RnR Jan 2022 VARIOUS **** Matchbox Bluesmaster Series – Set 5 (SAYDISC) www.saydisc.com This latest six-disc set from the Saydisc archives will be a welcome treat for blues historians and collectors alike. Spanning the mid-1920s to early 1930s, each disc is dedicated to a single artist and comes packaged with a comprehensive booklet from the respected blues writer, Paul Oliver. First up is Blind Lemon Jefferson, a true pioneer of recorded rural blues with his evocative vocals and superb guitar technique, demonstrated on tracks such as 'Match Box Blues' and 'Empty House Blues'. The often-unsung Frank Stokes contributes ragtime and dance rhythms plus lyrical innuendo and humour on songs such as 'I Got Mine', before Blind Blake offers varied styles, from traditional blues to collaborations with jazz artists like clarinettist Johnny Dodds and Jimmy Bertrand on xylophone, both of whom feature on a number of tracks. Big Bill Broonzy remains one of the most inspirational artists of the genre. His clean guitar sound and crisp vocals have been much copied and are included here in a variety of groupings, accompaniments and musical styles. Family-based band The Mississippi Sheiks deliver some high-energy, juke joint dance numbers, but also an interesting reworking of their most widely recorded song 'Sitting On Top Of The World'. For the first time in this series, the iconic Lonnie Johnson gets a disc to himself - a deserved reward for such a peerless singer, multi-instrumentalist and innovator. So sit back and enjoy the sources behind the birth of so much of the music we enjoy to this day. Morgon Hogarth (RnR Jan 22)
JAZZ RAG MATCHBOX BLUESMASTER SERIES SET 5 Matchbox MSESET5, 6 CDs, approx 5 hours 30 minutes The consciousness of black history that has emerged in the past few years is long, long overdue. For blues fans, however, it has created a somewhat complex mix of emotions. On the one hand, we can shake our heads ruefully and be glad that the world is at last awakening to the horror and heroism that lies at the core of the music we love. On the other hand, we suddenly find ourselves in danger of being accused of the conveniently adaptable faux pas of “cultural appropriation.” In the febrile climate of finger-pointing and statue-smashing, it can feel like an act of complacent ignorance to listen to and appreciate recordings like these from the 1920s and 1930s. What can a well-to-do white man, sitting in a centrally-heated home in the UK’s Thames Valley, know of Bill Broonzy’s plaintive expression of a deep and abiding hurt when he sings, “I was standing on the corner, I did not mean no harm....”? Its an innocuous enough line, after all. Yet in all the righteously articulate rage of the Black Lives Matter campaigning was there ever a more telling expression of what it means to be black in a white world? Consider the statement for a few moments. Bring your imagination to it. In what kind of existence does one have to qualify the act of standing on the corner? The deeper you dig into this apparently ordinary recollection, the more appalled you get. Yet underneath the racial politics is a fundamental human sadness about living without what Billy Bragg describes as “agency” – some sense of control over our lives and the outcomes of our actions. This is why collections like the Matchbox Bluesmaster Series, which Saydisc has reissued with such meticulous care in these multi-disc sets, are so important. Because, appropriate or not, we do relate to the stories they tell. And not just comfortable white people sitting in cottages in the Thames Valley, but people of every culture, everywhere in the world. These recordings have something to say about your existence whether you are an Adele fan, or a reefer-toting aficionado of Ornette Coleman. Because every backwater and flowing mainstream of Western popular music is rooted in this stuff. As you listen to these recordings, which, remember, were never intended for release as collected bodies of work, something elemental begins to rise within you. Simple as they seem, these songs, and especially the scales and inflections that the players and singers employ, tap into a timeless and universal experience of life. If we have loved and lost, if we have ever feared for our children, if we have felt the burden of debt and uncertain employment, if we have known the shouting joy of lust and triumph, then we have known what these people are singing about. Albert King called it “blues power” and it’s there even in the hokum songs and novelty features. Mind you, it’s a pretty tenuous presence on the Blind Blake cuts on which Jimmy Bertrand muddles his way round a xylophone. For the record (thank you, yes, pun intended) set five of the Matchbox Bluesmaster reissues from Saydisc features Blind Lemon Jefferson, Frank Stokes, Blind Blake, Big Bill Broonzy, The Mississippi Sheiks and Lonnie Johnson. Not a bad roster. It also has the usual authoritative liner notes by Paul Oliver. It’s great, but that almost doesn’t matter. What matters is that on February 17th, 1930, in Shreveport Louisiana, The Mississippi Sheiks recorded “Stop And Listen Blues”, which contains the essence of so much of the music that hurtled round the world and finished up with Howlin’ Wolf roaring and Robert Plant wailing and Ariana Grande doing whatever she does. It’s got squeaky violin and some solid guitar playing, and Walter Vincson (marketed as Jacobs – not THAT Walter Jacobs) sings very nicely. Yet still it grabs your vitals and twists and twists until you are weeping for his baby laid out on the coolin’ board. This collection is packed with stuff like that. Every disc pulls you in and connects you with something eternal and essential. Yes, it is a potent reminder that black lives matter. But it reaches beyond the issues of the moment to declare, across the ages, that every life matters and that, in the end, none of it matters really. Just the pain, the love and the joy we share as people, no matter what. It’s a helluva legacy. STUART MAXWELL Blues & Rhythm set 6, Mar 22 This penultimate set of 42 albums that were originally released in the 1980s, has some interesting and some fine music and I am pleased to report that the sound quality is an improvement on the fifth set, which I reviewed in B&R 366. As always it is a pleasure to read Paul Oliver's comprehensive and detailed notes and using some recent information, Tony Russell has updated a couple of Oliver's comments. It is a long time since I listened to Papa Charlie Jackson , and I realise now what I have been missing. Jackson was the first commercially popular, male blues artist to record , making over sixty titles , most of which were issued on the Paramount label. He played an unusual, six string guitar/banjo as well as a four-string banjo although he appears never to have used the traditional five-string instrument as favoured by several white, old-time musicians. On the three tracks immediately before 'Forgotten Blues', Jackson plays guitar, and these three cuts are less satisfying than his banjo playing. He had an entertaining repertoire of vaudeville and early blues songs, and Paul Oliver reckons that Jackson was also a familiar figure on several travelling medicine shows. Jackson had an attractive voice that combined with his musical dexterity, yielded some memorable and rewarding numbers such as the popular tune ' Mama Don't Allow It (And She Ain't Gonna Have It Here)', and on the comic song 'Look Out Papa Don't Tear Your Pants' , which throws in snatches of Hawaiian music, rag time syncopation and Spanish chords with some falsetto singing. Jackson wrote a couple of songs about gambling - playing the policy - and 'Four Eleven Forty Four', is enjoyable and lyrically informative. Another highlight for me is 'The Judge Cliff Davis Blues' , which is an elaborate court room saga featuring Police Commissioner Clifford Davis's crackdown on Memphis crime. All Good stuff. One of the longest running Afro-American groups was the Memphis Jug Band that played a range of blues, ragtime, comic and country and dance songs for black and white audiences. Founded by Will Shade, singer, guitarist and harmonica player, the Jug Band had about twenty musicians who at one time or another participated in the eighty-odd recordings that the Band made. Just to add to the complexity, the Memphis Jug Band used other names such as the Memphis Sheiks as in their popular rendition of 'He's In The Jailhouse Now' . The eighteen tracks selected here offer an acceptable range of the Jug Band's music with some outstanding numbers, including 'I Packed My Suitcase, Started To The Train', with Will Shade's wife, Jennie Clayton singing, 'Evergreen Money Blues', and 'Peaches In The Springtime', both with interesting lyrics and 'Tear It Down , Bed Slats And All'. As with most of the Memphis Jug Band's music, those recordings that eschew the kazoo will probably find favour with most listeners. Another leading pre-war blues guitarist was Robert Hicks - Barbecue Bob - who played a twelve-string acoustic guitar, and he was one of the Columbia label's most popular male blues artists. The first two numbers are gospel songs that were issued under Barbecue Bob's proper name as was the case with Blind Lemon Jefferson and other blues singers who played religious songs. Bob was a consummate guitar player as demonstrated on 'Easy Rider Don't You Deny My Name', and 'Ease It To Me'. With his elder brother, Charlie Hicks (who recorded as Laughing Charley and Charlie Lincoln), they recorded the entertaining, two-part hokum song 'It Won't Be Long Now' , and there are elements of the medicine show in their dialogue in 'Darktown Gamblin' - Part 1 (The Crap Game)'. (It's a pity that Part 2 was not included in this current set). The interplay between Barbecue Bob's singing, lyrics and guitar playing are heard in the enjoyable 'She's Gone Blues', Goin' Up The Country', and 'Yo Yo Blues No. 2', that was based on an Atlanta song, 'No No Blues', recorded by Willie Baker and Curley Weaver. The fourth disc features two interesting musicians that are rarely heard on any pre-war compilation of Afro-American music. Leecan & Cooksey usually played as a duo although they were sometimes joined by guitarist Alfred Martin and they were part of a five-piece band, the Dixie Jazzers Washboard Band as heard on the last four tracks of this disc. Harmonica player Robert Cooksey had an attractive style of playing, blowing rather than drawing and using high register notes that Paul Oliver aptly describes as 'warbling'. Bobbie (or Bobby, depending on the vagaries of record label publishing) played some rhythmic and single string guitar. I found the first twelve tracks heavy going as eight are instrumentals with four having a kazoo player. The standout tracks for me are the lyrically interesting 'Macon Georgia Cut Out', and the notable 'Nobody Knows You When You're Down And Out', that is very different from Bessie Smith's version, recorded two years later. Paul Oliver rightly summarises the music here as occupying the hinterland between jazz, blues and vaudeville and Tony Russell elsewhere has written that the Washboard Band's efforts are 'in effect jug less jugband music', that will probably appeal to those who like the Memphis Jug Band. That said, whereas I do like Will Shade's music, I found disc four to be less enjoyable than the previous disc. One of the most popular pianists amongst his fellow musicians, the genial Roosevelt Sykes recorded prolifically for several record companies often using different pseudonyms. On disc five there are five solo tracks listed under his own name and those of Willie Kelly and Easy Papa Johnson. In Sykes' 1930 recording of 'Cotton Seed Blues', there are some lyrics that James Cotton used several years later in his version of 'Cotton Crop Blues'. Sykes provides some nice piano accompaniment to his sister, Isabel Sykes, for her two only recordings: lyrically her shrill 'In Here With Your Heavy Stuff' , with its reference to Santa Claus could be deemed to be a Christmas blues. The four cuts by Charlie McFadden are acceptable enough, but nothing to write home about. Clarence Harris is a lugubrious singer cutting only four sides with two unissued and there appears to be little known about him. The Carl Rafferty number is good and is notable for its concluding, prescient verse 'I believe I'll dust my broom'. The female vocalist Johnnie Straus was a strident singer, and she is accompanied by Sykes and an unknown violinist on 'St. Louis Johnnie Blues' , although Paul Oliver was doubtful that Sykes was the pianist and 'Blues And Gospel Records 1890-1943', fourth edition, lists the piano player as unknown. Overall, this disc is not bad in featuring some of Sykes' lesser-known titles and his tasteful accompaniment to five different singers The final disc is a sample of some of the Mississippi Sheiks' extensive recordings. The first two tracks are instrumentals that Paul Oliver thought were based on late 19th century/early 20th century waltzes, and I would be in no hurry to listen to them again. Things improve with 'Please Don't Wake It Up', that is typical of the Sheiks' entertaining songs and 'She's A Bad Girl', has some appealing lyrics concerning playing the dozens as has another gambling song 'Hitting The Numbers', that is essentially the Sheiks' greatest hit 'Sitting' On Top Of The World', retitled with different verses. Lonnie Chatman's violin playing is very good on 'Tell Me What The Cats Fight About', and 'She's Crazy About Her Lovin", and Walter Vinson (or Vincson as it was sometime spelt) puts in some simple but effective guitar work throughout. I thought that 'Bed Spring Poker', would be a salacious blues using typical imagery, but the lyrics are subtler, and the mention of ruination could allude to the risk of acquiring syphilis. As further evidence of my perverted (surely not PM. - Review Editor) thinking, I imagined that 'It's Done Got Wet', would also have a sexual theme but instead it is a celebration of the long-awaited repeal of prohibition. Paul Mooney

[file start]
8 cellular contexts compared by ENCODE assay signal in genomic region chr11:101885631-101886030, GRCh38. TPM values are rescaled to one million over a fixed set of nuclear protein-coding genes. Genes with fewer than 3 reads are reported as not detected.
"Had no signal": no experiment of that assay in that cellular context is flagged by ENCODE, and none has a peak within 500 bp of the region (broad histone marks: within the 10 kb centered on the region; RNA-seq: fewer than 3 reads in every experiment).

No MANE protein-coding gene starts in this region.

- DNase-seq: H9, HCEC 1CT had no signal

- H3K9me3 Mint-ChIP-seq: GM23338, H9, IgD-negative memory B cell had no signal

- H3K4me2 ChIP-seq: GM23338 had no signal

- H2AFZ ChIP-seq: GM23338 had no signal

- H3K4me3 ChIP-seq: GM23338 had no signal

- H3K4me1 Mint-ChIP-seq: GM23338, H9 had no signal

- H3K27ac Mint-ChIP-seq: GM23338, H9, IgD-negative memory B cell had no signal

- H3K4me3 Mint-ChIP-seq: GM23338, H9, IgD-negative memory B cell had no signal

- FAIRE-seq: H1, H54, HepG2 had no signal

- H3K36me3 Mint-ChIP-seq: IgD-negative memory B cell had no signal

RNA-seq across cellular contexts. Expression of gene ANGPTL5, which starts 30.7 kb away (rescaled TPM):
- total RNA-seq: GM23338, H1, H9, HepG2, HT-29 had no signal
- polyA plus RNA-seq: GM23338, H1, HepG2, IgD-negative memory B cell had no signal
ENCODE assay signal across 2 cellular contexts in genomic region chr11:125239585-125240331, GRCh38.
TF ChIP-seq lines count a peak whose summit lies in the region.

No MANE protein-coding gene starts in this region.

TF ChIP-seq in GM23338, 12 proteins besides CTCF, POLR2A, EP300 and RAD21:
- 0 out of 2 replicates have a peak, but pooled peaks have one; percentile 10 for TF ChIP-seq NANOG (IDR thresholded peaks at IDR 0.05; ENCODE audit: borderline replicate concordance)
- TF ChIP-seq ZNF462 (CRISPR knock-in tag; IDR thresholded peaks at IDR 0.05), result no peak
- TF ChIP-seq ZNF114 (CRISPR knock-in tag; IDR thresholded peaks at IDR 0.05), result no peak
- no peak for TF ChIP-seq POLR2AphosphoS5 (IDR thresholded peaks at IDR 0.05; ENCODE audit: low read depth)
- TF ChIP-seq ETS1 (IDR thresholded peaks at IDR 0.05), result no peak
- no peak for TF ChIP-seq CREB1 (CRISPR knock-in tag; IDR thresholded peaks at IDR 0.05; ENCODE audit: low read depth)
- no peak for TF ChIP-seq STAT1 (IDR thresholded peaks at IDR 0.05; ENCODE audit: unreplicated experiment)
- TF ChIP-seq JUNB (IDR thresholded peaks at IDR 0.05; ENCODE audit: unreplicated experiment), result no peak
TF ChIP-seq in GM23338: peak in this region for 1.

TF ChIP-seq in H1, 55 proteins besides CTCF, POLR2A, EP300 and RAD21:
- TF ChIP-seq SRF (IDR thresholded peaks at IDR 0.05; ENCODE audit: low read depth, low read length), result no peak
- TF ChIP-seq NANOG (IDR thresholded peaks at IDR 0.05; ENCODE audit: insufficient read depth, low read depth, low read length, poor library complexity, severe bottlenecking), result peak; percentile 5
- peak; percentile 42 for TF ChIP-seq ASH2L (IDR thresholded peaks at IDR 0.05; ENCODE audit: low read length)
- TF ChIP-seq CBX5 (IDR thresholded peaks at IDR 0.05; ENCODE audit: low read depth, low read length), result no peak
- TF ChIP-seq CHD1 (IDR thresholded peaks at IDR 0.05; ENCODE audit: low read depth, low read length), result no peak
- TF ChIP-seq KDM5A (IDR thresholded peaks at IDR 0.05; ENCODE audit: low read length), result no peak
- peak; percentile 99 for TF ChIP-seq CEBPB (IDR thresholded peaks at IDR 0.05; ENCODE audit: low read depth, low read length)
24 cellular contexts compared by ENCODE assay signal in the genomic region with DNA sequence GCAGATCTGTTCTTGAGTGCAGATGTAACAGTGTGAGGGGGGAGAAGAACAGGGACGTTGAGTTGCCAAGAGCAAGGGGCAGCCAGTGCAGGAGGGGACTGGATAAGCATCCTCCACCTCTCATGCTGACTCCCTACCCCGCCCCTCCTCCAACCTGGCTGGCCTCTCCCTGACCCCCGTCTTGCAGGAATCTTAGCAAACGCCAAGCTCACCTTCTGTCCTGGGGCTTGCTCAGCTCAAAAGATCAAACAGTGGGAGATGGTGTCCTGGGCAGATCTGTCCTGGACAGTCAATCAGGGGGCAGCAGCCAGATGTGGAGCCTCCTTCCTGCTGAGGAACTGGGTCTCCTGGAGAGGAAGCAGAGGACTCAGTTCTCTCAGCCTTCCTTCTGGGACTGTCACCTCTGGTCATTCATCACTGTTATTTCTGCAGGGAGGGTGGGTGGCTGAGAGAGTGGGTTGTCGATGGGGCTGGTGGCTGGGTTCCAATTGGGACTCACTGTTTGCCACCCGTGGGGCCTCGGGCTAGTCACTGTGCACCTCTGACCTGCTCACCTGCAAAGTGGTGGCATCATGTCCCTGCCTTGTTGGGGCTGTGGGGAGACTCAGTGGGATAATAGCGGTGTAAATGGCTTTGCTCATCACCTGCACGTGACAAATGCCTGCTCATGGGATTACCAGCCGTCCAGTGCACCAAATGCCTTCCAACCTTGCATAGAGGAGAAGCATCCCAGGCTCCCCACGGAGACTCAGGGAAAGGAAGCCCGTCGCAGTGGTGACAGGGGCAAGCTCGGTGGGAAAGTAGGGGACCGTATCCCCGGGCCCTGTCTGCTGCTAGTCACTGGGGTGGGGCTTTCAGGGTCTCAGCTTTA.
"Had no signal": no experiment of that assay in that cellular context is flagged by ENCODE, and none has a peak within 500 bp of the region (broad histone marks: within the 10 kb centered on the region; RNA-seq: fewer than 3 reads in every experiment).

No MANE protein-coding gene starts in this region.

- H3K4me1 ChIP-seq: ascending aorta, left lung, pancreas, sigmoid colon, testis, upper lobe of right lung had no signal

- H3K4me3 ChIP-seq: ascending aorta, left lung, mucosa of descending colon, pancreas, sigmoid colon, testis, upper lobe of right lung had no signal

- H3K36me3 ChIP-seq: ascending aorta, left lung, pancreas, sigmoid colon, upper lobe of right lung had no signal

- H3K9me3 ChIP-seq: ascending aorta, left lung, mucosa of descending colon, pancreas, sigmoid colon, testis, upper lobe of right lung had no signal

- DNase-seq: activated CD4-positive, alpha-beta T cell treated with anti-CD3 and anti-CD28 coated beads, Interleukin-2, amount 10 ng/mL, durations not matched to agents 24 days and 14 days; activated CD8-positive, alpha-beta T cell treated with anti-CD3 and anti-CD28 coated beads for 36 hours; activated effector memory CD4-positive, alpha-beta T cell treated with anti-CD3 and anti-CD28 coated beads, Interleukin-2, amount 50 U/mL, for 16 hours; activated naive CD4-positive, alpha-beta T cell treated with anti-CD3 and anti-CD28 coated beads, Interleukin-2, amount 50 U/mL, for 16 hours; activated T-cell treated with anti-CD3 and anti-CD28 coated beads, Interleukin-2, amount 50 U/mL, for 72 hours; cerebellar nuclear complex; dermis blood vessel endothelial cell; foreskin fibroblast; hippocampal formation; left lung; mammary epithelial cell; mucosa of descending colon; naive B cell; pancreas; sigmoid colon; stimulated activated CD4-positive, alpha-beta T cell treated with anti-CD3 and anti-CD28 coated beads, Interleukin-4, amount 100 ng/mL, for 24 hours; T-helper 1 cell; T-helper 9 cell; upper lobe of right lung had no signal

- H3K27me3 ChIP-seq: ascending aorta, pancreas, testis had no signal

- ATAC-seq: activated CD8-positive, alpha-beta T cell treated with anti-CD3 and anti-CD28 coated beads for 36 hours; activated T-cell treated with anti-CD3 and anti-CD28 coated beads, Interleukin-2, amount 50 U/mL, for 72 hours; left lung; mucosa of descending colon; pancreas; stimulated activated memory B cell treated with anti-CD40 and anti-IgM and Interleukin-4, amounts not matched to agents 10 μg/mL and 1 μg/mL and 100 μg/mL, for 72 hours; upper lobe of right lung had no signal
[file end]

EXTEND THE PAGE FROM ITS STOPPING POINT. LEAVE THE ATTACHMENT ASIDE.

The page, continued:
BLUES IN BRITAIN MARCH 2022-02-25 Matchbox Bluesmaster Series Volume 6 MSESET6 (6 CD box set) Matchbox When I began reviewing these amazing box sets last year I said they were a rare insight into the world of black music and, as each set comes along, that view has grown stronger. Some names are more familiar such as pianist and singer Roosevelt Sykes with some lesser known recordings from 1929 through to '31. The Memphis Jug Band has had many releases over the years, but here are some you will not have heard, unless you bought the vinyl release in the 1980s. Barbecue Bob gained some recognition when Eric Clapton recorded his ‘Motherless Child' on his From The Cradle album; here we have more Barbecue Bob recordings to enjoy. As far as the lesser known artists are concerned, CD I features eighteen tracks by Papa Charlie Jackson, a man in a class all by himself - he was a mighty fine and exciting guitar player with a voice that the ladies loved. 'Salt Lake City Blues', 'Mama Don't Allow It', 'I'm Tired Of Fooling Round With You', 'Look Out Papa Don't Tear Your Pants' and 'I'm Looking For A Woman Who Knows How To Treat Me Right' are amongst a set of consistently fine blues. Bobbie Leecan (guitar) and Robert Cooksey (harmonica) recorded their sixteen songs in the New York area mainly in 1927, though various other musicians appear on some tracks. Whether on their own, with the Dixie Jazzers Washboard Band or Blind Bobbie Baker, this set has some hugely enjoyable songs. The Mississippi Sheiks will need little introduction to those who know their blues and here we get another glorious set of tracks from them. With various line-ups that include the great Walter Jacobs (then known as Walter Vinson), they serve up eighteen glorious songs. Roosevelt Sykes offers another eighteen tracks of great piano blues: mainly solo, but with the odd help from Clarence Harris and Johnnie Strauss on vocals. Jug bands were very popular at the time but the leaders by far were the Memphis jug Band, who did the original version of the Rooftop Singers' 'Walk Right In' and here are tracks from sessions in Atlanta, Memphis and Chicago. Joined on a couple of tracks by The Memphis Sheiks, they deliver a first class set of some of their finest recordings. These are nuggets of pure blues gold. This series is proving beyond doubt to be something to treasure. Pete Clack